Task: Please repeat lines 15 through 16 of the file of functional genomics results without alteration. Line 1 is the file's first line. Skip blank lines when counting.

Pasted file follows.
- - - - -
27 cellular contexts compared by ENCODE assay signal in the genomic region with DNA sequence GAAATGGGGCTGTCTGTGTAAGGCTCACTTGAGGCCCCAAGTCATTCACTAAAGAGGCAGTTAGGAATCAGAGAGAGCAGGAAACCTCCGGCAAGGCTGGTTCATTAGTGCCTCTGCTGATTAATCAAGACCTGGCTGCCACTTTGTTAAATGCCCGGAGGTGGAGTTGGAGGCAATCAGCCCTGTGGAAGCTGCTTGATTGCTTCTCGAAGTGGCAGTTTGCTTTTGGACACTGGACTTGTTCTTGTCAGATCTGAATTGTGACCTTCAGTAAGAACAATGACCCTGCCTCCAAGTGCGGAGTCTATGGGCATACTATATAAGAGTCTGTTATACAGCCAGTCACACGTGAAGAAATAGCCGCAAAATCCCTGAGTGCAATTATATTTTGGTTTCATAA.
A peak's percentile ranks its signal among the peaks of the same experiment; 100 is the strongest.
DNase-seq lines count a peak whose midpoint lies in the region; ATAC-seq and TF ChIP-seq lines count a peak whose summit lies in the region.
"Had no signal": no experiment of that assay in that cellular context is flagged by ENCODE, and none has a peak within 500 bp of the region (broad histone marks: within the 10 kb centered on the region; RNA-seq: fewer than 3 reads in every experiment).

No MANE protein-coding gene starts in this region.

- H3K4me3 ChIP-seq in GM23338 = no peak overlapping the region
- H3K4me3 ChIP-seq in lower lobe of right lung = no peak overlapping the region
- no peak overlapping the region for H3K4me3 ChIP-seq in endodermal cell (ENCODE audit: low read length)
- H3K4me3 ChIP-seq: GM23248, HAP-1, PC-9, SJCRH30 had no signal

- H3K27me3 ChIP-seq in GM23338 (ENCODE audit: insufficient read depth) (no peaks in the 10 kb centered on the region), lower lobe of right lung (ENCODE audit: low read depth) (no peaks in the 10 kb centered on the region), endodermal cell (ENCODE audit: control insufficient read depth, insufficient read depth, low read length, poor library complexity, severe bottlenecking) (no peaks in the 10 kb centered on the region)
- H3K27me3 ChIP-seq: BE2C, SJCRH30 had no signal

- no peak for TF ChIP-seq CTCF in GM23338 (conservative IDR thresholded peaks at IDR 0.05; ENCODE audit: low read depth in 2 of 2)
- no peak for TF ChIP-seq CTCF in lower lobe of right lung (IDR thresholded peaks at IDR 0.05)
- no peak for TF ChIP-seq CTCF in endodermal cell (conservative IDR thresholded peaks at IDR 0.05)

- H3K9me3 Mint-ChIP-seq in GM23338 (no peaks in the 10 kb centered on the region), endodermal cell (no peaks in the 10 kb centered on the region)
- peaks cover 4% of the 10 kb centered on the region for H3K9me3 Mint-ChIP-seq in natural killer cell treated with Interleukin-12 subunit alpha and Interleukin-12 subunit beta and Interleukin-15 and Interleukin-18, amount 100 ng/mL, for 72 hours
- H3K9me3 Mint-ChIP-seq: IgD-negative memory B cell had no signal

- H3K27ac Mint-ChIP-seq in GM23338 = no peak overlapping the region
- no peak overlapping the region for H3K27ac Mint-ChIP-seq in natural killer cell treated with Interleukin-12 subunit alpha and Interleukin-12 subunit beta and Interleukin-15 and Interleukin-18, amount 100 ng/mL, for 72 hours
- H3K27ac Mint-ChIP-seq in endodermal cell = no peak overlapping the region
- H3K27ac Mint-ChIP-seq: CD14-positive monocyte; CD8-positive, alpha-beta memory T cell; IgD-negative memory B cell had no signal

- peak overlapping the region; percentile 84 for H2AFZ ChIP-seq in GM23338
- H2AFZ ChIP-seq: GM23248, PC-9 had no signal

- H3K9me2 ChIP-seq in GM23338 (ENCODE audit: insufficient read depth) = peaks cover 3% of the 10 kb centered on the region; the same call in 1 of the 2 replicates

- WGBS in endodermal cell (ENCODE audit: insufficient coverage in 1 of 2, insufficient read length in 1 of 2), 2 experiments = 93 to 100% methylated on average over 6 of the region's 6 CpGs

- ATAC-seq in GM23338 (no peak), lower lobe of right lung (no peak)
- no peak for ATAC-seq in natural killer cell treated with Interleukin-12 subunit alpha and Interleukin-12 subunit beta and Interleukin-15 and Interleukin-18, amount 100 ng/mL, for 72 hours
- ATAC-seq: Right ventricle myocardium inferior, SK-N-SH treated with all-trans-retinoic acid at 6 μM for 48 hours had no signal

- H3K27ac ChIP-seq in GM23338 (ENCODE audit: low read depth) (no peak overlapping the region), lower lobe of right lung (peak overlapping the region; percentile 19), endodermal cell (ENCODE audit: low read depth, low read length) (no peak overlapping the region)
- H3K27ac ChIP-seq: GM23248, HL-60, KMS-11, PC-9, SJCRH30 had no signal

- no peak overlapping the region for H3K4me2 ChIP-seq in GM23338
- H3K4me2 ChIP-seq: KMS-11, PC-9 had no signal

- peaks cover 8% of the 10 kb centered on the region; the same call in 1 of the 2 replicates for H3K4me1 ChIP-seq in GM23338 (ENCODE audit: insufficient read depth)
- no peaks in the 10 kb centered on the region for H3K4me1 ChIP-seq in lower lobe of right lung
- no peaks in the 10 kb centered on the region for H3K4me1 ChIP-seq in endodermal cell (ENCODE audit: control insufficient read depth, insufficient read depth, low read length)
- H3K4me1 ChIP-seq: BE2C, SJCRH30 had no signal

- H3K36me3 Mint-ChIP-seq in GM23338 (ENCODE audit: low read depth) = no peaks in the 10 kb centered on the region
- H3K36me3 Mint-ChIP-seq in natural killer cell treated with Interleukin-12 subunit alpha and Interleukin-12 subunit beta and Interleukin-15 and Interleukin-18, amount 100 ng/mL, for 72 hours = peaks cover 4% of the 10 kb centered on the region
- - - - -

- H3K9me3 Mint-ChIP-seq in GM23338 (no peaks in the 10 kb centered on the region), endodermal cell (no peaks in the 10 kb centered on the region)
- peaks cover 4% of the 10 kb centered on the region for H3K9me3 Mint-ChIP-seq in natural killer cell treated with Interleukin-12 subunit alpha and Interleukin-12 subunit beta and Interleukin-15 and Interleukin-18, amount 100 ng/mL, for 72 hours